Extended coverage for women pushed

ATLANTA --- Since the mid-1990s, more than half the states have saved their taxpayers millions of dollars on coverage to the poor by tapping into a federal family-planning program -- but not Georgia.


On the eve of next month's legislative session when drastic budget cutting will start, several advocacy groups are wondering why Georgia has missed potential savings.

By extending limited Medicaid coverage to poor women, the state can get the federal government to pay for 90 percent.

Essentially, it means giving the women birth-control pills in an effort to avoid the roughly half of Georgia pregnancies that are unplanned.

Taxpayers would save in two ways: These women would be covered if they were pregnant, and their babies would be covered the moment they're born. Plus, any pregnancy complications would also be covered.

A typical pregnancy can cost about $8,000, and complications can run to $75,000, according to the National Academy for State Health Policy. Reducing pregnancies in South Carolina saved that state $23 million between 1996-1997 and $19 million in Alabama between 2000-2001, according to the academy.

The program would also benefit women and their babies, according to Dr. Willis Lanier, a past president of the Georgia OBGYN Society.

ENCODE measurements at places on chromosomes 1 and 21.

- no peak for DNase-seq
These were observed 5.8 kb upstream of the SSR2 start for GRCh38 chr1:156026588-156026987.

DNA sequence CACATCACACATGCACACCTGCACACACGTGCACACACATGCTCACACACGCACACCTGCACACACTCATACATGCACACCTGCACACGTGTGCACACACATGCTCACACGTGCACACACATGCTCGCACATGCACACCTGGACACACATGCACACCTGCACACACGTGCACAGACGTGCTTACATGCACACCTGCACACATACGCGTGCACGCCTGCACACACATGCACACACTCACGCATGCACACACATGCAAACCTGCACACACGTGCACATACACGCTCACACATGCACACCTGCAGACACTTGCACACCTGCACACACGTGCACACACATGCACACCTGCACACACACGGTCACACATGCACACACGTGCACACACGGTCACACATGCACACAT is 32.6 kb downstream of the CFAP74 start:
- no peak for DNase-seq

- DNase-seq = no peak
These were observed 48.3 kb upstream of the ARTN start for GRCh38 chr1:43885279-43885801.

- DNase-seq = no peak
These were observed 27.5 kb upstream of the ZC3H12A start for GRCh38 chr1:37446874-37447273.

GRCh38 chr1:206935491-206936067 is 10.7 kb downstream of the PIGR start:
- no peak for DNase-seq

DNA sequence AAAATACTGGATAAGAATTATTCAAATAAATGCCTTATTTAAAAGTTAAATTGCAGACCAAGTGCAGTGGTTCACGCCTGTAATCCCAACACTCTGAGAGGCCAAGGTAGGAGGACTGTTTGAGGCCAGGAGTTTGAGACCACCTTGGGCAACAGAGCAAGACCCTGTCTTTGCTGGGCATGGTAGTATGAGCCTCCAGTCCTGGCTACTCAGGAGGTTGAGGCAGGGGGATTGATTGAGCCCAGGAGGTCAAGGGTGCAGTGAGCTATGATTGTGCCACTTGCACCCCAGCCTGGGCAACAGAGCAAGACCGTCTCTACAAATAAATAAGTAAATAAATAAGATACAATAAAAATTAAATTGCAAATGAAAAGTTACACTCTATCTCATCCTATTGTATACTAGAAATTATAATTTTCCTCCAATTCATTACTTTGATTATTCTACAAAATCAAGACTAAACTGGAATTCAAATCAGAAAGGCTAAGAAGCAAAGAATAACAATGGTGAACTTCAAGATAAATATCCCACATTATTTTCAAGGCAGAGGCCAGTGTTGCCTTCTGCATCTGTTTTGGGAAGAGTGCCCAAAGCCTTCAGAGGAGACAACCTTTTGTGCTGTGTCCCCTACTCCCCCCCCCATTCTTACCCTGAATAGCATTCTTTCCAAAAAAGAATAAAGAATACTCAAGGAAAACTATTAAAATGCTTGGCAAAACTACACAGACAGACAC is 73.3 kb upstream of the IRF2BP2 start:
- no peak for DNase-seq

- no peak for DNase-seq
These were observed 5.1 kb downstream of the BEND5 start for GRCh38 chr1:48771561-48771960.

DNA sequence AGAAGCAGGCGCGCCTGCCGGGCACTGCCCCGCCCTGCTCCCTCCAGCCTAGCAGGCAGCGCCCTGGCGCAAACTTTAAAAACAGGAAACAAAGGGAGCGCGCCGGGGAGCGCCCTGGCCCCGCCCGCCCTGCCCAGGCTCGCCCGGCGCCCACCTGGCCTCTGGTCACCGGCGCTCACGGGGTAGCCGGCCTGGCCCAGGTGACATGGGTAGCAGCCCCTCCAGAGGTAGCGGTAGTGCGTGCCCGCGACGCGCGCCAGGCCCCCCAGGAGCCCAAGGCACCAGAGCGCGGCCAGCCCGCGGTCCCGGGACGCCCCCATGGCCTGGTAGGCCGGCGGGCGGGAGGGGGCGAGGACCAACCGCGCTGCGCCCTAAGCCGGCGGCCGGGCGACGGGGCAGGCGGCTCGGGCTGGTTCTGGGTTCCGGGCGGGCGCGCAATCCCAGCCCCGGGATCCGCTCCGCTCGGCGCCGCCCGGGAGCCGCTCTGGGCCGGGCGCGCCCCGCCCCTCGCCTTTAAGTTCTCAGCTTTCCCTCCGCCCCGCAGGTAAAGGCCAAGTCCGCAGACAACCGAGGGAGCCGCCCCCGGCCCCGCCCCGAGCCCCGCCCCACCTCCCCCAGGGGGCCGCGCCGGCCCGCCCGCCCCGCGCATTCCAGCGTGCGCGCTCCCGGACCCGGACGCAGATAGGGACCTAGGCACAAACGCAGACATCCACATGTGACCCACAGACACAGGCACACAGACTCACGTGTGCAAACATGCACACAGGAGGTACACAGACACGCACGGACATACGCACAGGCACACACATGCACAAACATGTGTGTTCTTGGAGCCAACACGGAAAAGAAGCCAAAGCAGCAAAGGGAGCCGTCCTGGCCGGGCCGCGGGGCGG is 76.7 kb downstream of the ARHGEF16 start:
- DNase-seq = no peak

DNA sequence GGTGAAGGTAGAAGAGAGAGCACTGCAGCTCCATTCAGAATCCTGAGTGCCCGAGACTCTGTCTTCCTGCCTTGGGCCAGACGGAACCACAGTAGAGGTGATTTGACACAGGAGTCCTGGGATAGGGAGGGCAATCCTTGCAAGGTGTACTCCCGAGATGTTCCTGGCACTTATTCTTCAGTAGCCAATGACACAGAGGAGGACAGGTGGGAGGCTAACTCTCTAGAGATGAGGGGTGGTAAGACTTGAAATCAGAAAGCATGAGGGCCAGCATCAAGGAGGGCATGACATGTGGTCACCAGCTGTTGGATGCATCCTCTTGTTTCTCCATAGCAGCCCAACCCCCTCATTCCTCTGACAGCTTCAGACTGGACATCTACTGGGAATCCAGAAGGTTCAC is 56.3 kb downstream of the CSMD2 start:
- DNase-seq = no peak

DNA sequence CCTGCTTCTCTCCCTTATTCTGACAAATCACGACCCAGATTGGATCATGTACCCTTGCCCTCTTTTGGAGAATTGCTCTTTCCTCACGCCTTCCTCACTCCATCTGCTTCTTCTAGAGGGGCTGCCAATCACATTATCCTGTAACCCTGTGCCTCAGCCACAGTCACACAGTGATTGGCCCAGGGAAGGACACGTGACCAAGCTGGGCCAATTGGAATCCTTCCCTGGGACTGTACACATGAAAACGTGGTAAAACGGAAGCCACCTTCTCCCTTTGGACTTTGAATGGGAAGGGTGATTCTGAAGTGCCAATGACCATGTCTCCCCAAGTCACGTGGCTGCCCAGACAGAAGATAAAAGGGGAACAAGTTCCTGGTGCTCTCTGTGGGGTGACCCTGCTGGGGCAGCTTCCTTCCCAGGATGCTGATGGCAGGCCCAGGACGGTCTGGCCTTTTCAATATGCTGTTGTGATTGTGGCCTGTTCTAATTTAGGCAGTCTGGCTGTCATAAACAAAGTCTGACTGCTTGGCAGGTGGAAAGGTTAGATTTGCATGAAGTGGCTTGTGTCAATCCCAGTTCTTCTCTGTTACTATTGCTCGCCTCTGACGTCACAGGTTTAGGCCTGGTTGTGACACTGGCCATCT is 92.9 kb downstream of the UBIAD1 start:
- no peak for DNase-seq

"It would help their overall health and reduce premature morbidity," he said.

The state's chapter of the Christian Coalition would rather see the focus on talking them out of having sex.

"I would be opposed to any program that encourages or rewards promiscuity," said chapter president Jim Luquire. "Any time you go beyond standing for abstinence, then you lose the opportunity for that person to remain pure and upright."

The budget for the current year includes an appropriation of $225,000 for the state's share with the expectation of bringing in $2 million from Washington. Lobbyists for the Access Healthcare Coalition said they would be pushing to get Georgia in the program because they hope the multi-million-dollar savings will stay in the health care system as higher payments to doctors and hospitals that treat Medicaid patients.